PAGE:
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Dryburgh Abbey, Nov. 14th, 1800. “ My Lord,

I have sent by the hands of my nephew, whom I beg leave to recommend to your Lordship’s attention, the curious original Ms. of the Horatius Cunninghamii, which you will see mentioned in that interesting Preface to Hollinbury's edition of the Translation of Cunningham's History of Great Britain, with a view to determine his identity.

This little book seeks for access to your fine library, as will the bearer, who is fond of literature, and is an admirer of your literary and political character. I desire to be kindly remembered to Lord Henry Petty, and am, with much regard,

My Lord,
Your Lordship's obedient humble servant,


To the most honorable The Marquis of Lansdowne.


With a book by David Erskine, Esq.of Holmes.' In the first leaf Lord Buchan has written thus:

Mr. Cunningham's Horace, with his original notes, given me by Mr. George Paton, March 4th, 1786.” VOL. IL



In the second page is written, “ Notæ margsnales in hoc libro scriptæ sunt per Alex. Cunninghamium.”

The marginal notes are innumerable; not having the means of consulting an edition of Cunningham's Horace, I am not able to say whether the various readings which appear in this volume were there adopted, but many references to critical authors and passages appear in this volume, which would be of material use to every reader of this Poet.

This most curious little book was sold at the auction of Lord Lansdowne's library, and there purchased by Mr. Chalmers, for the sum of four guineas or thereabouts.

In the last page some person has written with a pencil, “Van de Waters Horatius, with Mr. Cunningham's ms. corrections and various readings.”


THE Memoirs of the House of Medici, from its Origin to the Death of Francesco the Second, Grand Duke of Tuscany, by Mr. Nicholas Tenhove, is one of the rarest productions in literature.

The account given of the author, by Mr. Roscoe is this :

Mr. Nicholas Tenhove was a branch of one of the most respectable families in thc United Provinces. His paternal ancestors were all high in office, and by his mother he descended from the family of Fagel, which had furnished the Dutch Republic with illustrious Ministers through several generations.

An easy fortune, and a previous stock of classical and historical knowledge, rendered him capable of deriving singular advantages from his travels in Italy and Sicily. The Memoirs of the House of Medici were composed at his ease, from time to time, and were printed piece-meal as they were composed. In the form in which he left them, they have rather the aspect of interesting materials for a great work, than that of a regular edifice. As he did not live to complete his design, he committed to the flames all Dda


the copies of these memoirs, excepting those which he had distributed to his particular friends in separat: paris as they came from the press. The copy

of this curious work, of which Mr. Roscoe had the benefit, is the same which I have had the opportunity of examining. It was bequeathed by the late pious and learned Dr. Maclaine, the translator of Mosheim, and Minister of the English Church at Rotterdam, to Henry Hope, Esq., in whose possession it now is, and who kindly gave me the use of it. Dr. Maclaine had formerly lent it to the Marquis of Lansdowne, of whom it was borrowed by Mr. Roscoe.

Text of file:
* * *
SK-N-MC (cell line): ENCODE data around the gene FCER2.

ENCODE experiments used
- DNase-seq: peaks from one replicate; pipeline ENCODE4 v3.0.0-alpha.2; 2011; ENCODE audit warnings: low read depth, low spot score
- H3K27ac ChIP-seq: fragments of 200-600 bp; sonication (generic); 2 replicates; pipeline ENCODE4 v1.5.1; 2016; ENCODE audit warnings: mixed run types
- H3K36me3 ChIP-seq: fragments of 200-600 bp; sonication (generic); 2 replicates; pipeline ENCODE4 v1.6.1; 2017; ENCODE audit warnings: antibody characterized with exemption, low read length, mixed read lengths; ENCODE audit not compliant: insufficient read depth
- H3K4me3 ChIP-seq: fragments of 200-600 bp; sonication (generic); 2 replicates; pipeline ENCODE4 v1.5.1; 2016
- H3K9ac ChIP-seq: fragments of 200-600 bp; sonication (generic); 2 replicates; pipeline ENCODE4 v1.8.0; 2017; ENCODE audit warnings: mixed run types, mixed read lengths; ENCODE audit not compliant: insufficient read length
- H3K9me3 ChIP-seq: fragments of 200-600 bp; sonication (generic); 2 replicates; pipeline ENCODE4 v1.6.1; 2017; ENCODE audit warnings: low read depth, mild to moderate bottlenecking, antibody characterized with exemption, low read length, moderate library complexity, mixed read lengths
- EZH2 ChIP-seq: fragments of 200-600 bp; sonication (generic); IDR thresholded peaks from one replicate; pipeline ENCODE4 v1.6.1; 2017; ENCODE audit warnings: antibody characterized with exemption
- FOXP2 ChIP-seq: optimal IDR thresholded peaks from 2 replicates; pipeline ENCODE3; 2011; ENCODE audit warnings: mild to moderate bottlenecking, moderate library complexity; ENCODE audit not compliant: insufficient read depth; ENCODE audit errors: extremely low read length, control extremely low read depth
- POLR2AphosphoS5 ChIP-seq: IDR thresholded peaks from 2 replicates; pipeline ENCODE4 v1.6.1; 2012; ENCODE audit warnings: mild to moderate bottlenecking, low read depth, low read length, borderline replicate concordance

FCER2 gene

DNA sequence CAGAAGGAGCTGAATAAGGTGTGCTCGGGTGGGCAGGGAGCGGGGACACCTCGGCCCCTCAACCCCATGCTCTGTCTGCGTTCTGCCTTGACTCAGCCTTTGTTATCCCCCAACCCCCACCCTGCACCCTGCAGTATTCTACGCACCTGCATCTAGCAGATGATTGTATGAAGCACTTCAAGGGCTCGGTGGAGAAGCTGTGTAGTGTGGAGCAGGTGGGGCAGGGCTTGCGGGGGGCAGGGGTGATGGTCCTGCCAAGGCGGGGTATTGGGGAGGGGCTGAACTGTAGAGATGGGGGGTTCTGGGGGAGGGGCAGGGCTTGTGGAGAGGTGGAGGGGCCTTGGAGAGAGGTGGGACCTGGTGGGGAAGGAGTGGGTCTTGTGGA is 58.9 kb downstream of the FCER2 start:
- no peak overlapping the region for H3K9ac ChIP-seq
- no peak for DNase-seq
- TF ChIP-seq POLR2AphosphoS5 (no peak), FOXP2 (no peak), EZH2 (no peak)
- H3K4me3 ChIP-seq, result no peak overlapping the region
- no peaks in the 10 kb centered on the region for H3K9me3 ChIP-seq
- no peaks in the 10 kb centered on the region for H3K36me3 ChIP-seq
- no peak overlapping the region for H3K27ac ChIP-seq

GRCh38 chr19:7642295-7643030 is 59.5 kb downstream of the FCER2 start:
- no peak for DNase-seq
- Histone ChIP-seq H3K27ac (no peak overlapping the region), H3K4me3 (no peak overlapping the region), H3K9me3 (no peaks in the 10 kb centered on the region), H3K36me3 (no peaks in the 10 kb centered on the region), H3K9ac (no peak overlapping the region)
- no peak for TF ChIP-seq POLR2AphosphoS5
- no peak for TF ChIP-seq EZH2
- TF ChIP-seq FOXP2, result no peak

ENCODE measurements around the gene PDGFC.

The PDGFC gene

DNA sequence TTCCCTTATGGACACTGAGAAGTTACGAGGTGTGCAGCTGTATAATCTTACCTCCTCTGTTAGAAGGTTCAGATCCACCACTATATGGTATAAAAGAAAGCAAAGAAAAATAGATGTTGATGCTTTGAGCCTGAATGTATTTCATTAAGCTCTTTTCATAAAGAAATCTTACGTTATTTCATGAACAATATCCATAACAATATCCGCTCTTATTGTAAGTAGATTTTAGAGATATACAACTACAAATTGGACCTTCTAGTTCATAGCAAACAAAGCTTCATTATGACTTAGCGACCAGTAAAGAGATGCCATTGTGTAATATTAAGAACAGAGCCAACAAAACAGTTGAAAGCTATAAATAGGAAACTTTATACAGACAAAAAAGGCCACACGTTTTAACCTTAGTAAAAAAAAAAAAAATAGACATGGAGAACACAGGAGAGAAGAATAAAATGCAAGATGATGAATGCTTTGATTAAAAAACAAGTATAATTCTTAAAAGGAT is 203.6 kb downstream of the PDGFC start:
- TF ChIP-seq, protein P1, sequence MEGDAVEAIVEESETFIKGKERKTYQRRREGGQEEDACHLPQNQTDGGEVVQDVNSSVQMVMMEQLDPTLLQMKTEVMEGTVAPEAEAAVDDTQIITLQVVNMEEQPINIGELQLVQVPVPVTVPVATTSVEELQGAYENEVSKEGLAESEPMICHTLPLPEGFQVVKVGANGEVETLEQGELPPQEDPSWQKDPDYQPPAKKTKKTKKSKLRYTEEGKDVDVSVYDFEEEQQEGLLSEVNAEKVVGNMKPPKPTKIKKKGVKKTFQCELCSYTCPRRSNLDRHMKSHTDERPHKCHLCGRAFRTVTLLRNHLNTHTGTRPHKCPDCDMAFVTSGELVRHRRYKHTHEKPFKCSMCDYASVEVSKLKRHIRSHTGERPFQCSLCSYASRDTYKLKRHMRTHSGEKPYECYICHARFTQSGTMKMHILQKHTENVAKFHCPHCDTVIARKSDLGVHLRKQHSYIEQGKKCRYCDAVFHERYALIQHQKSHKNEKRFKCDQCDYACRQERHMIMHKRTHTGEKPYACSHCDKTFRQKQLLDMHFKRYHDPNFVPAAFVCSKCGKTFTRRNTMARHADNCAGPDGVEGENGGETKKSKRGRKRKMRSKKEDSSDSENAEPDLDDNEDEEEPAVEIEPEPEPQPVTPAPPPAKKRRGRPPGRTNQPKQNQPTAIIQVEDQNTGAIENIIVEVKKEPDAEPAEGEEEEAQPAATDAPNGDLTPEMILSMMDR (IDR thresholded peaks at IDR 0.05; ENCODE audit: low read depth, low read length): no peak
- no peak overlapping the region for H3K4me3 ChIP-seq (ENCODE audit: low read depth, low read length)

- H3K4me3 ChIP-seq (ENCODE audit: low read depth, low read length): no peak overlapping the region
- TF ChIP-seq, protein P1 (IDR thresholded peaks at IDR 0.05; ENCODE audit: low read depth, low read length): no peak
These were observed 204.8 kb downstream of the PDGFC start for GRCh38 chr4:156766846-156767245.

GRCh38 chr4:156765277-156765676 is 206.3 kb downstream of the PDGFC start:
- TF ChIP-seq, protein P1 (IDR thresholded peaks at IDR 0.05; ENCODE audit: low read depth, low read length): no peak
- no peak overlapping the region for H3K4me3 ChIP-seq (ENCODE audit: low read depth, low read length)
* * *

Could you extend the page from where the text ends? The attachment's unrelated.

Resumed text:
It is thus entitled :



Medicumque Genus Stirpemque Deorum.


It is inscribed

“A l'heureuse memoire de François FAGEL Greffier de leurs hautes Puissances les Etats. Generaux des Provinces Unies.

Heritier des Vertus et des talens de ses Ancetres,
Collegue et Ami da venerable vieillard son Pere,
Favori des Peuples et des Grands,
Fragile Espoir de la Patrie,
Ami zele des Lettres et des Arts,


Arbitre sur de l'elegance et du gout,

et Meilleur moitié de même.

Mr. Roscoe gives this character of the performance.

Although these volumes appear to be rather the amusement of the leisure hours of a polite scholar, than the researches of a professed historian, yet they display an acquaintance with the transactions of history, seldom acquired but by a native.

To a great proficiency in the literature of that country, Mr. Tenhove united an indisputable taste in the productions of all the fine arts, and a great knowledge of the state of manners and the progress of science in every period of society. The fertility of his genius, and the extent of his information, have enabled him to intersperse his narrative with a variety of interesting digressions and brilliant observations; and the most engaging work that has perhaps ever appeared, on a subject of Literary History, is written by a native of one country, in the language pf another, on the affairs of a third.”

I should be more particular in my description of this rare and curious publication, but that I understand it has been translated into our own Janguage by Sir Richard Clayton, Bart. in two volumes, quarto. This translation appeared in 1797.

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